weeknote 05

It’s the second snowstorm in a week and right now, it’s the strange moment where I can feel the pressure change and sense the rest of the front that’s about to hit. They’ve closed Princeton today–in fact, they’ve closed most of the East Coast, from the sound of it, which also means that Enrique’s dissertation proposal won’t happen till next week and the Richard Sennet-Eyal Weizman-Teddy Cruz lecture will be rescheduled for tomorrow. During Saturday’s snowstorm, I baked bread, made coq au vin for hours in the slow cooker, started sewing a dress, and dyed my hair. Today will be geared more toward work and toward my own dissertation proposal.

First, I passed my general exam! It was a two-hour, closed-door critique of my work by Beatriz Colomina (head of the PhD program), Christine Boyer (my advisor), Ed EigenSpyros Papapetros and Brigid Doherty. It was very positive. I found it fascinating to see how the commitee drew links and connections through the body of work I had presented. It was apparent to them that I had a method and a clear set of interests (though the method is not as clear to me as it is to them–I inhabit it). They actually said that they enjoyed the papers — that’s the word they used. The committee thought my work needed to be theorized better and that media theory seemed to be useful (I have a meeting with the fabulous Tom Levin tomorrow to discuss). They thought my research paper — the one that will undergirds my dissertation — was the weakest, but I knew that: I had gone through 11 drafts of it and it was out of control. But that indicates to me that I have found the right topic for a doctoral dissertation. Overall, I got useful feedback that I can apply to both the larger scale of my work and the smaller scale.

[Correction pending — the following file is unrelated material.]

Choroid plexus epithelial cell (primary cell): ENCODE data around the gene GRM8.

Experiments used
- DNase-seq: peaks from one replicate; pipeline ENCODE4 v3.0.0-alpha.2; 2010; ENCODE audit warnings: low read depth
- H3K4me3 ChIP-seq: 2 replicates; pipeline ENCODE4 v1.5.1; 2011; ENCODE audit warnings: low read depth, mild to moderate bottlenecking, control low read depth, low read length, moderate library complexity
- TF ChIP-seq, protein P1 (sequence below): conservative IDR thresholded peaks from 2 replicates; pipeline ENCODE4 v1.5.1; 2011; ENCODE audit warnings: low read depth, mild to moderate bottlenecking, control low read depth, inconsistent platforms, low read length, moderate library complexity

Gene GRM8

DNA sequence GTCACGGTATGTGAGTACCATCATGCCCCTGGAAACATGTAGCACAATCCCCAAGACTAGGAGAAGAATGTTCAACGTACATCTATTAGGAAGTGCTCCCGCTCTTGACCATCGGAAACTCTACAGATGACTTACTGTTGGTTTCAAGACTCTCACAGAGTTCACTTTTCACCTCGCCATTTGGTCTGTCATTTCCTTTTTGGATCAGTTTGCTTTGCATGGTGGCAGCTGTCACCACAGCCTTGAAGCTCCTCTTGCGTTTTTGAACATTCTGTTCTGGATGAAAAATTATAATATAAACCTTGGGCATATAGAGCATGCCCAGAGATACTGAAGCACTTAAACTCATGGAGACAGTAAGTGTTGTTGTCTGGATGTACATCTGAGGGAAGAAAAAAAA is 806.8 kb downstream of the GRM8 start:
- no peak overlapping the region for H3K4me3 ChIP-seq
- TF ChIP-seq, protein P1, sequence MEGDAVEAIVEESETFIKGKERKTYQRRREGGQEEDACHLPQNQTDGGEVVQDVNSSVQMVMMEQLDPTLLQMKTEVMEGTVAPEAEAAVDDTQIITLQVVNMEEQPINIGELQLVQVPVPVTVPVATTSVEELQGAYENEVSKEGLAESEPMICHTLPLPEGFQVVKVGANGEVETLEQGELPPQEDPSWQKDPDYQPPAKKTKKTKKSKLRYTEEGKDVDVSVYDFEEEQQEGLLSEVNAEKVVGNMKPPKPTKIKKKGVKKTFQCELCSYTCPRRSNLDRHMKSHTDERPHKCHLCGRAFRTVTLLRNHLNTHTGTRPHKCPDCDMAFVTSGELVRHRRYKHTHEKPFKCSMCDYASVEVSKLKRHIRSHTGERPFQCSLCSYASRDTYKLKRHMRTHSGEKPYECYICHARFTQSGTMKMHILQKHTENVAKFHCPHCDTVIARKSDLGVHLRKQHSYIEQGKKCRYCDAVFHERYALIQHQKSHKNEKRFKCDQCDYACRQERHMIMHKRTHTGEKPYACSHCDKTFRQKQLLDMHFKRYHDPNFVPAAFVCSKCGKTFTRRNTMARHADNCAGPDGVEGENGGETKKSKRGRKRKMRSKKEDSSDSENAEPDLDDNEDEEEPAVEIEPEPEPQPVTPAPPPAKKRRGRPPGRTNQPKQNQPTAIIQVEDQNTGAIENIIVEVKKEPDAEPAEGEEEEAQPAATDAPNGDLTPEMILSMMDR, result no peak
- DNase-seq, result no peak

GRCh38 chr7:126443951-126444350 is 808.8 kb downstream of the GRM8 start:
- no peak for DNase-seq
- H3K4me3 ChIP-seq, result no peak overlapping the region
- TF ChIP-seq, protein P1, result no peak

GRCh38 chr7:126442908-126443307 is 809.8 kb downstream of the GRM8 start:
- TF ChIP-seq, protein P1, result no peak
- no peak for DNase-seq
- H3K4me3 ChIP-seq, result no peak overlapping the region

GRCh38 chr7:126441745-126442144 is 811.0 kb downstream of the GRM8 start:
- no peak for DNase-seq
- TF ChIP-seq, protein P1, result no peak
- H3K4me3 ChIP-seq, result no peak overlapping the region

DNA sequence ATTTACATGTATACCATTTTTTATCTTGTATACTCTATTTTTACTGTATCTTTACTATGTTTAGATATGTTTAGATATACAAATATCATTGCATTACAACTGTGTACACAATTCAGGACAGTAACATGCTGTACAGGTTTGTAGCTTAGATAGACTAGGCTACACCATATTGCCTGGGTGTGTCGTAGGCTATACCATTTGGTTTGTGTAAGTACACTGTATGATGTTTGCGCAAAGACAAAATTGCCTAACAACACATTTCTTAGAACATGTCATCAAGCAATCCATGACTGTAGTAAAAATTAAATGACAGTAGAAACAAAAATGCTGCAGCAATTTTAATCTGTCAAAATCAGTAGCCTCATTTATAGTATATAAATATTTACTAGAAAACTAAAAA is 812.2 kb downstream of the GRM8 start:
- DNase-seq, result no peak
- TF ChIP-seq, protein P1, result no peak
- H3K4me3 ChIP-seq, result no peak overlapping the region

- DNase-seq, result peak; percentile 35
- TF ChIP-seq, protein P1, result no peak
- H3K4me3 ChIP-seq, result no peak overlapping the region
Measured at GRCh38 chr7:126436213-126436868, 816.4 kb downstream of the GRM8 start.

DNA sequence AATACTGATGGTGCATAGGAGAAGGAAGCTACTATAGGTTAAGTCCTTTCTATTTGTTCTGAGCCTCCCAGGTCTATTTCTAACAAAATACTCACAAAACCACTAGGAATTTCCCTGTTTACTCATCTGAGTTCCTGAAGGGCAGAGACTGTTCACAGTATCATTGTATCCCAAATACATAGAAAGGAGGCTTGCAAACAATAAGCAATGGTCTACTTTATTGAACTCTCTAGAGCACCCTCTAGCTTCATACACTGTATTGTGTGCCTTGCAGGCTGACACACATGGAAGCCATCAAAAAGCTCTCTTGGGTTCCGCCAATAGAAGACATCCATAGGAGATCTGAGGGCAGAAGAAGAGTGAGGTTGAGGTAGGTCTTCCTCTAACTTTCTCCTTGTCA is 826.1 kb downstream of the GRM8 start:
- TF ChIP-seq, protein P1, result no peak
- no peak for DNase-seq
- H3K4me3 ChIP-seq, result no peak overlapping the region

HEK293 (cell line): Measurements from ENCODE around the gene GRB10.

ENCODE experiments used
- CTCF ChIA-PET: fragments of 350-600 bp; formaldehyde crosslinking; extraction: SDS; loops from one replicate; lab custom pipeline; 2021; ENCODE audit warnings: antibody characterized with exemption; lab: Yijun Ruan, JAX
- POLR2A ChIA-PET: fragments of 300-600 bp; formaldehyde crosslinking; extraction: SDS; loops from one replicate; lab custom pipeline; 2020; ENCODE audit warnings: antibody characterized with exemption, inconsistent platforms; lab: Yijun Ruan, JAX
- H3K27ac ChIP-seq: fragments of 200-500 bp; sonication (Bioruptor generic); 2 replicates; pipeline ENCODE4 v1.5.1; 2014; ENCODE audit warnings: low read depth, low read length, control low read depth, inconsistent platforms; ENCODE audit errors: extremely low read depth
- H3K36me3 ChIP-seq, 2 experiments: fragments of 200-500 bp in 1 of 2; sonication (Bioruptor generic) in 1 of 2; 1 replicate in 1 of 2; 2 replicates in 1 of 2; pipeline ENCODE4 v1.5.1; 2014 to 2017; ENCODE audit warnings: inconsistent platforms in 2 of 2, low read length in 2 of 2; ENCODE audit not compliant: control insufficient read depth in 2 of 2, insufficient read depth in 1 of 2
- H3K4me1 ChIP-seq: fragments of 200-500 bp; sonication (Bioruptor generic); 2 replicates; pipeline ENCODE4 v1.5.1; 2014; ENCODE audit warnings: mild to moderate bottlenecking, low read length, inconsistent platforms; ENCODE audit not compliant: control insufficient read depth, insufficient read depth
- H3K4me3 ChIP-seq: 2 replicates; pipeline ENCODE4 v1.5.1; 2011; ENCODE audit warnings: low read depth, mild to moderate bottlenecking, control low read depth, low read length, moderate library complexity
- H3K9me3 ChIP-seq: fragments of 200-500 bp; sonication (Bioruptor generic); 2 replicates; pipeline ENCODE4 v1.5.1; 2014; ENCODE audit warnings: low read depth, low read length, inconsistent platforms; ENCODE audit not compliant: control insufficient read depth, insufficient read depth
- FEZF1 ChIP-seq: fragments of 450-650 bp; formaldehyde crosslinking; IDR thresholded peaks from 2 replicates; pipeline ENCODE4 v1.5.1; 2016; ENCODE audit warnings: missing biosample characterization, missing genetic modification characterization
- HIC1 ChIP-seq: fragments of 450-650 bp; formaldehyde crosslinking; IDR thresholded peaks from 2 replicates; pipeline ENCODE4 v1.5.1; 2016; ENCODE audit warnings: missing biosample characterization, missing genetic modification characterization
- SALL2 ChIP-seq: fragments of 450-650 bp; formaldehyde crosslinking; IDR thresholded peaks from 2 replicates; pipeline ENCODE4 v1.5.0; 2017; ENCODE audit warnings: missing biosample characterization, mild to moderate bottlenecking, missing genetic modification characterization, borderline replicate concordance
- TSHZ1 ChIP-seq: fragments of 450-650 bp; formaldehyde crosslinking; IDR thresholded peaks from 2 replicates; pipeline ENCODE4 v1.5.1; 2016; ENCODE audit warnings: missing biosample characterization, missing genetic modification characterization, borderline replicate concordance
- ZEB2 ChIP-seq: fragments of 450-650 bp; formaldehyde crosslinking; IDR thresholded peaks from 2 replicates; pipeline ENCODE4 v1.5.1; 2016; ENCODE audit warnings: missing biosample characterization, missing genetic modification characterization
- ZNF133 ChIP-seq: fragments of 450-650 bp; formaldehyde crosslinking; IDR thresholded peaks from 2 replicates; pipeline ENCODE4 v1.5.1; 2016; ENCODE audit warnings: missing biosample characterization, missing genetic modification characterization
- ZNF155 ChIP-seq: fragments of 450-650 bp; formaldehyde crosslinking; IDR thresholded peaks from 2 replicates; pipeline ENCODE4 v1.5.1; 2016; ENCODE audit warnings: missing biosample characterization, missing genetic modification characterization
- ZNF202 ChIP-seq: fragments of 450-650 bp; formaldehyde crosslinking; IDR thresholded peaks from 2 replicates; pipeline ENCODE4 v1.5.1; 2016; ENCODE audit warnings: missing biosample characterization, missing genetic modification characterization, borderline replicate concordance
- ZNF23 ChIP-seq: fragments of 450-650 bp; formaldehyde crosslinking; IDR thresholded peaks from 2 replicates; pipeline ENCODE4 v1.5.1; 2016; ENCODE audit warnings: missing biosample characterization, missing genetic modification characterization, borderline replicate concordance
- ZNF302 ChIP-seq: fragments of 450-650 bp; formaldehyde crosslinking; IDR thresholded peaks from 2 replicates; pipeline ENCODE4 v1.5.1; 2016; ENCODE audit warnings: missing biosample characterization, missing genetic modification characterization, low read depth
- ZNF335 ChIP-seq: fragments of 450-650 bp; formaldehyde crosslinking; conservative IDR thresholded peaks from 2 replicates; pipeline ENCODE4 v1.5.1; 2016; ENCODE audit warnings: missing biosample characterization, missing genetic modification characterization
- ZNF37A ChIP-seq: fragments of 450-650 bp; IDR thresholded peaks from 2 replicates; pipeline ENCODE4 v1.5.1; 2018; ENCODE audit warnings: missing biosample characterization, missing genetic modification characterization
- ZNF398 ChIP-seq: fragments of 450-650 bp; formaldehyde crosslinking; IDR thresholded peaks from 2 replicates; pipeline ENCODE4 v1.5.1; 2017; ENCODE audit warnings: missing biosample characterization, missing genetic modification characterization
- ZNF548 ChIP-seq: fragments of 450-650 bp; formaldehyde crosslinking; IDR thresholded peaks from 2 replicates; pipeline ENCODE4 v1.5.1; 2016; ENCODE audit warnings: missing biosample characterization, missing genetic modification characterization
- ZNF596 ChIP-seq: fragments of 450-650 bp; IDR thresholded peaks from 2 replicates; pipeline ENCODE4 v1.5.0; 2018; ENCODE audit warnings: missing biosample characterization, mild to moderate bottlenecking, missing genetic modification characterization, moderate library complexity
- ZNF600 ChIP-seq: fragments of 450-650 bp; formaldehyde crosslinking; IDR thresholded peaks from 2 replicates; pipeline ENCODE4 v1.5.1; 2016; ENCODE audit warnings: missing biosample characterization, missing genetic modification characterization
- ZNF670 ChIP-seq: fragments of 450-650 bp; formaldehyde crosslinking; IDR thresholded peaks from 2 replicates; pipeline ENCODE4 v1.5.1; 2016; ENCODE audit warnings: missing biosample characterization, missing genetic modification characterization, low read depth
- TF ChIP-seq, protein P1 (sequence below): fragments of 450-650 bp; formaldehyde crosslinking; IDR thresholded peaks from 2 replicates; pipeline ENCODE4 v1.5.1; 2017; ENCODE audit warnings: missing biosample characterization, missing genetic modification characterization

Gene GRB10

The whole process of the general exam, from selecting papers to revising and expanding, to editing and presenting, really boosted my confidence — something I did not expect. It made me realize that I have a genuine body of work rich with research questions. It gave me a chance to see the common threads passing through the work: the things that tease me intellectually and won’t let me go. I now have all of these ideas of things I look forward to working on in a career, not just a dissertation.
I’m also ready to get back to writing, not just for my own work but out in the world. Maybe it’s time to start writing a column somewhere? We’ll see.
I’m grappling with two different directions on my dissertation proposal. On one hand, I can write about the introduction of the computer to architecture. There are three themes: methodology, representation, and generation. But really, it’s the generative systems that I think are really interesting. I have an idea about how architectural computing becomes computing architecture, how it on one hand ends up as ubiquitous computing, and on the other, as spatial metaphors for computing. There are reasons to do both: one is a straightforward dissertation; the other really ties together my big questions but might be harder to convince an architectural committee. I’m helped by the fact that much of these things happened within MIT’s architecture school, where the Architecture Machine Group existed and the Media Lab still resides (even if they don’t cross over at all with the history/theory/criticism part of the school). Talking with my advisor, Christine Boyer, will help: she listens well, she was at MIT in the period that I’m researching, and she’s done a good job of steering me the right way.
I keep coming back to haptic and physical engagement with space. Nicholas Negroponte & Richard Bolt’s 1977 Spatial Data Management System is really interesting in that it gave rise to the desktop metaphor, but what really intrigues me is the importance of “motor-memory reinforcement” — the notion that by physically putting something somewhere, or by going somewhere, it reinforces memory. They give the example of Simonides, the Greek poet famous for his ability to memorize long oratory. Negroponte explained in 1986, “His secret was to tie each successive part of a to-be-remembered poem or speech to a specific locale within the mental floor plan of either an actual or imagined temple. For each successive subsection of the talk to be given, the orator would mentally walk from place to place within the temple, rehearsing the appropriate material before some specific piece of statuary.” (Stewart Brand, The Media Lab, 1987, 138). This points out what eBook readers get wrong: the physical, haptic engagement of reading. It also points out a key question of what “future of reading” projects miss out on: the physics of authorship.